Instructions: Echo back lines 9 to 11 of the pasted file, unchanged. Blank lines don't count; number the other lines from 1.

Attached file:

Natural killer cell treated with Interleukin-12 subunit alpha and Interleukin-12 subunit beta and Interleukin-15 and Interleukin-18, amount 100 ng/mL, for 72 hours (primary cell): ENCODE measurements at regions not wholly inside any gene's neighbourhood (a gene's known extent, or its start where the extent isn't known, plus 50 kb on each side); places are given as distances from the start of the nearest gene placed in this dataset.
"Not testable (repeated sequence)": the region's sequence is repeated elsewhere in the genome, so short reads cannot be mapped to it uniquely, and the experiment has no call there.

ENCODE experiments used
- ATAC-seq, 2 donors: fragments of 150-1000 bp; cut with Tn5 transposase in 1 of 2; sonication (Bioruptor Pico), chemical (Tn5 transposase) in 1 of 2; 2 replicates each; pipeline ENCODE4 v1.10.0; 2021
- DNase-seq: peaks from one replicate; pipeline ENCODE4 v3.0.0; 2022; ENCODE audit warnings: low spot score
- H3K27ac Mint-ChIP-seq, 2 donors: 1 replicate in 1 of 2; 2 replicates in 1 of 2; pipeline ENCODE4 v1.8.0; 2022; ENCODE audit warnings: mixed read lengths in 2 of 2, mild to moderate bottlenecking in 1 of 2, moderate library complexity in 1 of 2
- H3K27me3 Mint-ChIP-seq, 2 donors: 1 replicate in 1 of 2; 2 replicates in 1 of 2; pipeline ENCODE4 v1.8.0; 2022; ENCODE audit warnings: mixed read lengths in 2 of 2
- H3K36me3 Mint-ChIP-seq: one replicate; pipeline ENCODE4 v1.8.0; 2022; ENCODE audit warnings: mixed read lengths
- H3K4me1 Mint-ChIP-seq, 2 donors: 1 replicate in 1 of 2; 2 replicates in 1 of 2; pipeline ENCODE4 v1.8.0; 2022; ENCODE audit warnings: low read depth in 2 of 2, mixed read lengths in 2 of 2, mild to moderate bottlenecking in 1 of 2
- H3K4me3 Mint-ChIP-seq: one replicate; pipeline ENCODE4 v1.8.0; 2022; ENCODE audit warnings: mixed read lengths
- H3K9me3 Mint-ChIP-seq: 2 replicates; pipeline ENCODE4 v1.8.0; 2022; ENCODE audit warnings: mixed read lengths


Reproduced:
- H3K4me1 Mint-ChIP-seq, 2 donors: 1 replicate in 1 of 2; 2 replicates in 1 of 2; pipeline ENCODE4 v1.8.0; 2022; ENCODE audit warnings: low read depth in 2 of 2, mixed read lengths in 2 of 2, mild to moderate bottlenecking in 1 of 2
- H3K4me3 Mint-ChIP-seq: one replicate; pipeline ENCODE4 v1.8.0; 2022; ENCODE audit warnings: mixed read lengths
- H3K9me3 Mint-ChIP-seq: 2 replicates; pipeline ENCODE4 v1.8.0; 2022; ENCODE audit warnings: mixed read lengths